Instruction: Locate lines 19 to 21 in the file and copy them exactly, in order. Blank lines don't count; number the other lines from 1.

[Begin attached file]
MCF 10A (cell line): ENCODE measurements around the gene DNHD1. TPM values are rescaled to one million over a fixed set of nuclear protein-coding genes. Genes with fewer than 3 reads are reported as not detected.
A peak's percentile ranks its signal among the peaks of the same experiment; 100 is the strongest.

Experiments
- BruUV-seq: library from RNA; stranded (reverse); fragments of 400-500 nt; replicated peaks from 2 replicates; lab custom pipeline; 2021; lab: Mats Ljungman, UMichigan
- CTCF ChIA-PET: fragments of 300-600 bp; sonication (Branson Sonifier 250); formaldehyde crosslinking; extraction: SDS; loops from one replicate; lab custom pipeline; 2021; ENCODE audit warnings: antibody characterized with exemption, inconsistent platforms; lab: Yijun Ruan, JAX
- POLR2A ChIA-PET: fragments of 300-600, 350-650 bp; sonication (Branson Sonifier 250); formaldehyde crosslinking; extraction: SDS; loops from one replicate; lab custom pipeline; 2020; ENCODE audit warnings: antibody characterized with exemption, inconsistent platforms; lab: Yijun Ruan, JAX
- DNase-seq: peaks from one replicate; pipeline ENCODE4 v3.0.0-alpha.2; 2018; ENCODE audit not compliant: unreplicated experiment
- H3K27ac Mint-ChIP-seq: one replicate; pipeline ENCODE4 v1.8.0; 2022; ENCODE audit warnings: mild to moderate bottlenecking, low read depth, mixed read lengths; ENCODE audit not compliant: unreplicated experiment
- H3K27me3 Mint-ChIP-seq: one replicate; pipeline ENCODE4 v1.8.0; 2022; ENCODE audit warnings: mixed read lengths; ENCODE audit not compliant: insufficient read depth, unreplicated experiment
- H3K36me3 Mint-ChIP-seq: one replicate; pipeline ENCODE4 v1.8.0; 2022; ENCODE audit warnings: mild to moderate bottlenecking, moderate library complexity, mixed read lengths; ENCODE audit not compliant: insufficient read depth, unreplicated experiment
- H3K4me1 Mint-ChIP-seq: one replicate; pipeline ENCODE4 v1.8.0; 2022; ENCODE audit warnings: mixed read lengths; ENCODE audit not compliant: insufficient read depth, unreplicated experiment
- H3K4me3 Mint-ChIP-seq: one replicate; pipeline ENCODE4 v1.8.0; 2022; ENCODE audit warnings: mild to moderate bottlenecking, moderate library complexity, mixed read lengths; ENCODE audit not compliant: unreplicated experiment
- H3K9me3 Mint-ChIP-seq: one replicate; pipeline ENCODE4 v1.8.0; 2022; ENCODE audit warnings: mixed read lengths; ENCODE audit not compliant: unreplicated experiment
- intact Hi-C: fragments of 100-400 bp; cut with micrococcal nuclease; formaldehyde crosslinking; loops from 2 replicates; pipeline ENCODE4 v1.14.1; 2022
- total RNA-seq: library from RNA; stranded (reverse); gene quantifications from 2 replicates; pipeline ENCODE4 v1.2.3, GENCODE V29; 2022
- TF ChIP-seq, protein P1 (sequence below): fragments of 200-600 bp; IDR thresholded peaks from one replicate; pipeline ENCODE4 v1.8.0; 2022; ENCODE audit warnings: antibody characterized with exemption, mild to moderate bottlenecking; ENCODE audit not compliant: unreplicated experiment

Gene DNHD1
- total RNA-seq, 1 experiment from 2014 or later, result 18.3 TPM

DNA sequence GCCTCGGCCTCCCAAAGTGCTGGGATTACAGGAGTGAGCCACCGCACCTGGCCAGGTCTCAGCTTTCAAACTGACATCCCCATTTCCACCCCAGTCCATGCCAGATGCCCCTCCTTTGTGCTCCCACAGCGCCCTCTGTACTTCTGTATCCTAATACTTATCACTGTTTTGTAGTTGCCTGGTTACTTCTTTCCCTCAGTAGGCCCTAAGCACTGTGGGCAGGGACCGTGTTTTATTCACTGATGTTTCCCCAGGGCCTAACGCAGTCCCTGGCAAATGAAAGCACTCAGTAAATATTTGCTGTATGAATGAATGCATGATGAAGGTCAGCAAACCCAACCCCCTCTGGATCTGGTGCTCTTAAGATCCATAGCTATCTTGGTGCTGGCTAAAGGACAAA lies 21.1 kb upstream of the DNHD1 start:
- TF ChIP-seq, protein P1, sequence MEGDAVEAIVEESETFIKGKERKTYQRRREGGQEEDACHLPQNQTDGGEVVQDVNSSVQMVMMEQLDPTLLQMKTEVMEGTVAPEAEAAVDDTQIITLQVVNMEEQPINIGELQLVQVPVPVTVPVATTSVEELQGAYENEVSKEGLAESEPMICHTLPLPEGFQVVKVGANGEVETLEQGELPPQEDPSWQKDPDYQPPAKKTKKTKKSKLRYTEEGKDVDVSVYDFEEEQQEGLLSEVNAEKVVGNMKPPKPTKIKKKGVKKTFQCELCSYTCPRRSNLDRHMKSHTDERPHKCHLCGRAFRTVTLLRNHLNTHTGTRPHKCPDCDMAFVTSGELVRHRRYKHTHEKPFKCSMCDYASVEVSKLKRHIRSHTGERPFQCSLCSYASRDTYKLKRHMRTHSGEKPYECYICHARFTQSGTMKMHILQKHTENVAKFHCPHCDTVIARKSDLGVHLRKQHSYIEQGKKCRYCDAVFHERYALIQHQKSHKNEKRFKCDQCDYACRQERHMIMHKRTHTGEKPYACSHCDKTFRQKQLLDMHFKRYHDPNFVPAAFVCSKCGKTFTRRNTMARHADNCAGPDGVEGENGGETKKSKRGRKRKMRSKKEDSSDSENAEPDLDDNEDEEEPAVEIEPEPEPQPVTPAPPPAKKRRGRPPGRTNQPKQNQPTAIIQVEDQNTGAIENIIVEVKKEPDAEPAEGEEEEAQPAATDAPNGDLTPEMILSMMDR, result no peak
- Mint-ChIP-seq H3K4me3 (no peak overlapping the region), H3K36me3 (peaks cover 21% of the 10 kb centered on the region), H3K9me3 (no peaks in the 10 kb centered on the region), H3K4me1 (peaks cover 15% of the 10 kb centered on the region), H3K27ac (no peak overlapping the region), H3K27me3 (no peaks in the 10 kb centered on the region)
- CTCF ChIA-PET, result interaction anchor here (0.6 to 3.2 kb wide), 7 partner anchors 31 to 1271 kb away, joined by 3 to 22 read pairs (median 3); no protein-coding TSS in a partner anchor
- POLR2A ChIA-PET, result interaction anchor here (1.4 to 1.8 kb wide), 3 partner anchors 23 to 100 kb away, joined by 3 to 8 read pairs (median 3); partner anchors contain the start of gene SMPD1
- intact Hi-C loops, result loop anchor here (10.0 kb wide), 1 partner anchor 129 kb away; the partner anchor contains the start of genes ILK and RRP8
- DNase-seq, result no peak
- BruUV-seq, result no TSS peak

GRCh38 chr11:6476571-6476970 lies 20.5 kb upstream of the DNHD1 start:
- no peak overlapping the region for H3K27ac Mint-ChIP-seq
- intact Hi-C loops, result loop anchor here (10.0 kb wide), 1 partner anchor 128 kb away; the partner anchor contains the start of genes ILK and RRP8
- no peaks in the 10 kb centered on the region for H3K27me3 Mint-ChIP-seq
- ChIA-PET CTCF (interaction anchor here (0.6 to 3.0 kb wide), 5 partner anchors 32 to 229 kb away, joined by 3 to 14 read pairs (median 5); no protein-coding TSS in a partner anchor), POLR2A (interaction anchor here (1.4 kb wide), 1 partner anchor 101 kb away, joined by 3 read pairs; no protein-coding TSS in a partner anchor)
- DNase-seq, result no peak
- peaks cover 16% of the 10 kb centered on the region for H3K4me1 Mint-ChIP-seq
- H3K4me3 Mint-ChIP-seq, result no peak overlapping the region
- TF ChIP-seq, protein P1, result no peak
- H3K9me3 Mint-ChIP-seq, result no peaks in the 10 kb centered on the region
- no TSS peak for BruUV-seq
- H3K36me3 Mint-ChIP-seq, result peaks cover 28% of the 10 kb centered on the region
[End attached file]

DNA sequence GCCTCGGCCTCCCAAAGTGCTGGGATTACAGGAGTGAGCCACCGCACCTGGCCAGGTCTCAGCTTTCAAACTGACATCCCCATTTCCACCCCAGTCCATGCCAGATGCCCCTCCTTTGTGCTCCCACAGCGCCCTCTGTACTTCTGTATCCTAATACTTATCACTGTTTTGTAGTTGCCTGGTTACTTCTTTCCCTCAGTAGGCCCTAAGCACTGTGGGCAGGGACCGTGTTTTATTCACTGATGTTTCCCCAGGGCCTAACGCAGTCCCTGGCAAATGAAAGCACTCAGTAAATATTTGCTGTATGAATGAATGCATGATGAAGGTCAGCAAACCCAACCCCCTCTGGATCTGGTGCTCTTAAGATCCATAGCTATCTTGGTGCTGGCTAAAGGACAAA lies 21.1 kb upstream of the DNHD1 start:
- TF ChIP-seq, protein P1, sequence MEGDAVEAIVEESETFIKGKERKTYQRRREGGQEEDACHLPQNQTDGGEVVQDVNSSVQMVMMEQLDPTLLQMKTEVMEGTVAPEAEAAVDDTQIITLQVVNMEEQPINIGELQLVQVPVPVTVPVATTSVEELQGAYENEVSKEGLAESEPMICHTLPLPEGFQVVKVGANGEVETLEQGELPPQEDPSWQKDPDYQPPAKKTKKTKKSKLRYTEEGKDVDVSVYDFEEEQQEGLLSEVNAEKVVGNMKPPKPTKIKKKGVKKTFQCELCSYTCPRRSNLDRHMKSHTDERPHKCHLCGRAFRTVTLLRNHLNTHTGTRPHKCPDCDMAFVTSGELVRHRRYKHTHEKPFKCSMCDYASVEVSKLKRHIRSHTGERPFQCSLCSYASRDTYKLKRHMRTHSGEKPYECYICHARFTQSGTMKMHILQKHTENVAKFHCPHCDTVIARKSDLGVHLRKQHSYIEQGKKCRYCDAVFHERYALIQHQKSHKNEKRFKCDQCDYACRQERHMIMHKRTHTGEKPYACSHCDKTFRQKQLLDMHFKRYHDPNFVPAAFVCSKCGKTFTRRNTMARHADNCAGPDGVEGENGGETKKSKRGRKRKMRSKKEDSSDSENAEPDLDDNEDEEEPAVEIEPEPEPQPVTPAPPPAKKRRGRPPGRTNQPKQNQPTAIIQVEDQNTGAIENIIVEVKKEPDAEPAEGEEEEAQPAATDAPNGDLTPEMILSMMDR, result no peak
- Mint-ChIP-seq H3K4me3 (no peak overlapping the region), H3K36me3 (peaks cover 21% of the 10 kb centered on the region), H3K9me3 (no peaks in the 10 kb centered on the region), H3K4me1 (peaks cover 15% of the 10 kb centered on the region), H3K27ac (no peak overlapping the region), H3K27me3 (no peaks in the 10 kb centered on the region)